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PNS Daily Newscast - April 20, 2018 


The DOJ delivers the Comey memos to congress. Also on our rundown: more evidence that the rent is too, damn, high; Marathon County braces for sulfide mining; and the focus on recycling this weekend for Earth Day in North Dakota.

Daily Newscasts

Wisconsin is Doing a Good Job of Recycling

March 19, 2012

MADISON, Wis. - Wisconsin's recycling law has been in effect since 1990, and Wisconsinites are getting high marks for participating in curbside recycling programs. George Dreckman, the recycling coordinator for the City of Madison, says they still need to work on a couple of areas, however.

"One thing people don't take enough advantage of is recyling plastic bags. They probably can't do it in their curbside program, but they can take them back to grocery stores or places like Walmart. Those businesses accept plastic bags, and you can get them recycled by taking them back."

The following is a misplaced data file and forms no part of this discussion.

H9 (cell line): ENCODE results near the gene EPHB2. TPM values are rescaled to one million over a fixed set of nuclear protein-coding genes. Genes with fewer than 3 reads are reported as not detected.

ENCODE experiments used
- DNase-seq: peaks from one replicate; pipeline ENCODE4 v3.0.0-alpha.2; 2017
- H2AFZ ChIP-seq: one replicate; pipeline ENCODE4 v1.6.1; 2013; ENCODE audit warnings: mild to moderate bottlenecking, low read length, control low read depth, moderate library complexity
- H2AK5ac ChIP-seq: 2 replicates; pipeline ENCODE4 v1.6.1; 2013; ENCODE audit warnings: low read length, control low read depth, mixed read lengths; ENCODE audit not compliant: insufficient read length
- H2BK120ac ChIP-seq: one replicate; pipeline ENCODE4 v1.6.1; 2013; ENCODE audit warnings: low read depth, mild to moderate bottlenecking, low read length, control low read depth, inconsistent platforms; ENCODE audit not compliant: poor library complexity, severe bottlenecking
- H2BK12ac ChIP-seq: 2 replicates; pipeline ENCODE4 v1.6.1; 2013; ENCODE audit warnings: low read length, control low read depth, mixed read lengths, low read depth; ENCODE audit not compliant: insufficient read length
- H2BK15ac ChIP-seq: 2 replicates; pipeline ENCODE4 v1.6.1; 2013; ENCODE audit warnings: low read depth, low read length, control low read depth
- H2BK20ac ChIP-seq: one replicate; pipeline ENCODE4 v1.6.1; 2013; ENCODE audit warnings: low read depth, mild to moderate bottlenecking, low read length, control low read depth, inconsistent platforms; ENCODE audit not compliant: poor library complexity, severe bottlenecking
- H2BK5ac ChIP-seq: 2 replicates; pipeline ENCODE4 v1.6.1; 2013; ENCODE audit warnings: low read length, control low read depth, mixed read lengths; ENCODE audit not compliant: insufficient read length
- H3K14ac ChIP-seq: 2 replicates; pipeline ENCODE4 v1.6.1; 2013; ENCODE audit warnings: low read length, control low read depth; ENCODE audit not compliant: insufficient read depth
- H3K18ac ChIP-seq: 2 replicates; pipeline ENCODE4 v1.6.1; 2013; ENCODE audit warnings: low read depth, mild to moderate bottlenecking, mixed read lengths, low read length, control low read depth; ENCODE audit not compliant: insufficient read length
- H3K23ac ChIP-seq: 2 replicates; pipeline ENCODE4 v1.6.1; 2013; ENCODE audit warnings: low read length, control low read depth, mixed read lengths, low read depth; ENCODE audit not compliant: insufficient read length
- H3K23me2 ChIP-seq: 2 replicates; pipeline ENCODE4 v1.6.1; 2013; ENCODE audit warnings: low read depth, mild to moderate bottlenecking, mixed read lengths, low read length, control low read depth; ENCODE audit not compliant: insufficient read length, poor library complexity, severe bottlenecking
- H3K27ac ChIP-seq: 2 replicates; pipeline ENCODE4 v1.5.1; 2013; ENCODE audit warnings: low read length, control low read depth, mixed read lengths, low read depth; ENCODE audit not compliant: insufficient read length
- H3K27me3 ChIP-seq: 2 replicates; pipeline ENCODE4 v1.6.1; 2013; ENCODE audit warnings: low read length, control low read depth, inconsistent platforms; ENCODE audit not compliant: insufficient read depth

A recent survey by the DNR found that 83 percent of Wisconsinites favor or strongly favor Wisconsin's recycling law.
There's still some learning to do about things that should not go into the recycling stream, though, Dreckman says.

"Styrofoam is something that finds its way into recycling containers around the state, and it cannot be recycled in curbside programs. You have to take it to a special place, if you even have access to one."

Since the recycling law went into effect, recycling in Wisconsin has saved the space equivalent of five average landfills. According to the DNR, in the past decade alone, more than 7 million tons of material have been diverted from landfills in Wisconsin.

A figure called "capture rate" is used by recycling professionals to get a handle on how much is actually being recycled. For instance, when talking about plastic bottles, the capture rate is the percentage of plastic bottles in the state, versus the number of plastic bottles recycled, Dreckman explains.

"We're seeing a capture rate well above 70 and 80 percent, and that's very good. Nationally, a lot of capture rates are somewhere down in the 40 and 30 percent range for things like soda bottles."

According to the Associated Recyclers of Wisconsin, waste diversion in the state supports 97,000 jobs.

Tim Morrissey, Public News Service - WI